My goal has always been to provide our readers with an accurate representation of the show, which sounds simple enough, but was really quite revolutionary. You see, production photographers have to please everyone. Many actors have the right to approve all pictures. If they don’t like the way they look, they can make the producers use pictures from an older production. Through the miracle of Photoshop, actors can lose pounds. Sparkles can be added to their eyes. In group shots, if one person’s face isn’t quite up to par, it can be replaced with a more flattering version from a different frame. By the time everyone involved signs off, the photo is likely to have little to do with reality and a lot to do with marketing or vanity....
My feeling is: the picture in the paper should look pretty much like the performance you’re seeing and not some idealized version that’s simply meant to entice you to buy a ticket.So these stunning photos are quite an achievement of art over commerce. And as time passes, Krulwich's artistry will only enhance and merge with that of the plays themselves that she documents--since those lucky enough to have her visit will have their play preserved like no other.
And what's more, it's a necessary service to the present. Sara Krulwich's photos make theatre look exciting. Even cool. We need that today in our major media outlets.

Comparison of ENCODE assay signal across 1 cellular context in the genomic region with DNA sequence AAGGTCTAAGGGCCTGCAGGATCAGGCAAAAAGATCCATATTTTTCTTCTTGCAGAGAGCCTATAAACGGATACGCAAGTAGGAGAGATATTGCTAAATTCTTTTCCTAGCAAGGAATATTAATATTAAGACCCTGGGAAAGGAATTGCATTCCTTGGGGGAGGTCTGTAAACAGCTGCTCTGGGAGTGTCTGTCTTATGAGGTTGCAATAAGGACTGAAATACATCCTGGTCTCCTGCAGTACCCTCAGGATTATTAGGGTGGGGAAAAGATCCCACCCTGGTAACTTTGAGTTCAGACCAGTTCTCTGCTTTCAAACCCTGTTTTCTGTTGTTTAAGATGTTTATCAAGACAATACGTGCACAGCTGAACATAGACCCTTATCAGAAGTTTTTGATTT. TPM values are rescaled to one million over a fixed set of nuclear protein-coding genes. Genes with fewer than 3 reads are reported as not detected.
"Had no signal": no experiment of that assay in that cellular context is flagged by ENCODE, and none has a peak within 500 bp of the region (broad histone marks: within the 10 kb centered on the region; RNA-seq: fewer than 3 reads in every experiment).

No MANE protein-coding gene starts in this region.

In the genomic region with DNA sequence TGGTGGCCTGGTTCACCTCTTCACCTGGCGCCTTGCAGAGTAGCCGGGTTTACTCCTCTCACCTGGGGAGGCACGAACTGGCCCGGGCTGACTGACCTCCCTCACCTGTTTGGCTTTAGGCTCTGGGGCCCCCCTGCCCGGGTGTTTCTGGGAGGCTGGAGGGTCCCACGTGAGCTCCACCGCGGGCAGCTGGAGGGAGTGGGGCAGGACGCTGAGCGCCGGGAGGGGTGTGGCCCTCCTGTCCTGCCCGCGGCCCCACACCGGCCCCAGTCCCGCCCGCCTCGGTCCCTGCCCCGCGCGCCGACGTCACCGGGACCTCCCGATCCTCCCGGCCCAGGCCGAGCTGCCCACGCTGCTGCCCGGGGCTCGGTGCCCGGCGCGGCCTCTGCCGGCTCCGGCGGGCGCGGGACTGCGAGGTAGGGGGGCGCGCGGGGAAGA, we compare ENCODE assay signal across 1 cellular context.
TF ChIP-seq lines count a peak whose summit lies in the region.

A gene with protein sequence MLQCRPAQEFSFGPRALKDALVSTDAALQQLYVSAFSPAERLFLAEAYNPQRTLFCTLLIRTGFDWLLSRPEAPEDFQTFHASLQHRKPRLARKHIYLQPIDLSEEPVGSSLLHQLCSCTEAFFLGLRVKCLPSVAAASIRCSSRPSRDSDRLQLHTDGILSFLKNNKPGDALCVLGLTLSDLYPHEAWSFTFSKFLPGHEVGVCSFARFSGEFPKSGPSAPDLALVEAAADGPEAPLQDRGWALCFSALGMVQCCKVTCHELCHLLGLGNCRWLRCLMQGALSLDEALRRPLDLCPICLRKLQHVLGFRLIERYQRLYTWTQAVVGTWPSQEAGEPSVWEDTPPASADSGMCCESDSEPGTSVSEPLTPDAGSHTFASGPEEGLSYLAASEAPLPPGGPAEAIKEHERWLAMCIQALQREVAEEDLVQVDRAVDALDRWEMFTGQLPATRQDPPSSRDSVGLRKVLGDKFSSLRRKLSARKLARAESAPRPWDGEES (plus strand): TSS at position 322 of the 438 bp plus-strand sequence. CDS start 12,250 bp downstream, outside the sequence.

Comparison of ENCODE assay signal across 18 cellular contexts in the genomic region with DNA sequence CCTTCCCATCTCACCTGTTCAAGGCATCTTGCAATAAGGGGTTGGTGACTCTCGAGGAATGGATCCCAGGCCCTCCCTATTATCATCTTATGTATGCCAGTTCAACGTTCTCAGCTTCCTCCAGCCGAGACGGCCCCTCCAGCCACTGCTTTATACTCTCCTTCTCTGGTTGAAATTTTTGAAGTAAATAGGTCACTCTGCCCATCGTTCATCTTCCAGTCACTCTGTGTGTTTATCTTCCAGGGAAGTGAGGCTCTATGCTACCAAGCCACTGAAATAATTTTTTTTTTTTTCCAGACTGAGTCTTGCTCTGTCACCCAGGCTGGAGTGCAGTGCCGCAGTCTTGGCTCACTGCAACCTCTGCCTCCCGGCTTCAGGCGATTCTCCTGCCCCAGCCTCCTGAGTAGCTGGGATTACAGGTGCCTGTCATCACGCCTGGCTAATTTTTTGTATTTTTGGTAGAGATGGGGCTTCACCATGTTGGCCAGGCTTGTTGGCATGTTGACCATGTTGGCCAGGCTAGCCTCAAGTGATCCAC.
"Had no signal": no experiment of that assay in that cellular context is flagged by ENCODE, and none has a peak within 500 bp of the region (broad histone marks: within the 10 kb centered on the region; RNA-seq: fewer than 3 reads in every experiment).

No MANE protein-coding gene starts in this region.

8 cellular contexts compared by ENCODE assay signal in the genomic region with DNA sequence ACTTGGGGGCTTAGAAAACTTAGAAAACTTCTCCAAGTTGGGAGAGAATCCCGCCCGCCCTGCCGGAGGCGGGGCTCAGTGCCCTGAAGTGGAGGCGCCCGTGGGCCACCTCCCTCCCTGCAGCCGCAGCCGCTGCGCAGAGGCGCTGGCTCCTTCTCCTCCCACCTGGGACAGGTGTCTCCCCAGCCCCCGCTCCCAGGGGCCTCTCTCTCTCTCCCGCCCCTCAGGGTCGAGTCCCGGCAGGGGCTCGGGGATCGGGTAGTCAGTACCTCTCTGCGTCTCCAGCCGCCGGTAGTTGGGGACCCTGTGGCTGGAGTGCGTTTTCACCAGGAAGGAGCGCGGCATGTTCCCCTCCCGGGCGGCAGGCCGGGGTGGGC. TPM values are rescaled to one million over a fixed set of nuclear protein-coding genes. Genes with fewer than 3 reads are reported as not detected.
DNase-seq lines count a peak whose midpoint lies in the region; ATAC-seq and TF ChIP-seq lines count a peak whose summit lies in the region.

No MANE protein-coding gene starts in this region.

Her Times "Lens" blog essay features a fantastic slideshow. But here are some of my own favorite Krulwiches from my personal collection that I've collected over the last few years.
Boeing, Boeing (2008). A visual definition of farce.
|Photo by Sara Krulwich for The New York Times|
|Photo by Sara Krulwich for The New York Times|
(Of this photo, Krulwich writes: "The production shots only featured the rare happy-go-lucky moments of the play. Any other photos might have frightened away ticket buyers. In contrast, my pictures and those that ran in the paper captured the essential, disturbing focus of the play.")
Two photos better than the plays: Neil LaBute's
Reasons to be Pretty (2008) & In a Dark Dark Place (2007).
As Krulwich captures, it was the actors' emotional liquidity that gave those productions whatever jolt they had.
|photos by Sara Krulwich for The New York Times|
South Pacific (2008). The Cathartic Joy of Musical Theatre.
|photo by Sara Krulwich for The New York Times|
Yes, good photography (and good theatre photography) is about more than "action shots" and motion. But to capture the feelings behind those human movements and put you on stage with them...that's great art.
Let Sara Krulwich's work raise the bar for all who visually document performance--amateur or professional. Posterity is counting on us.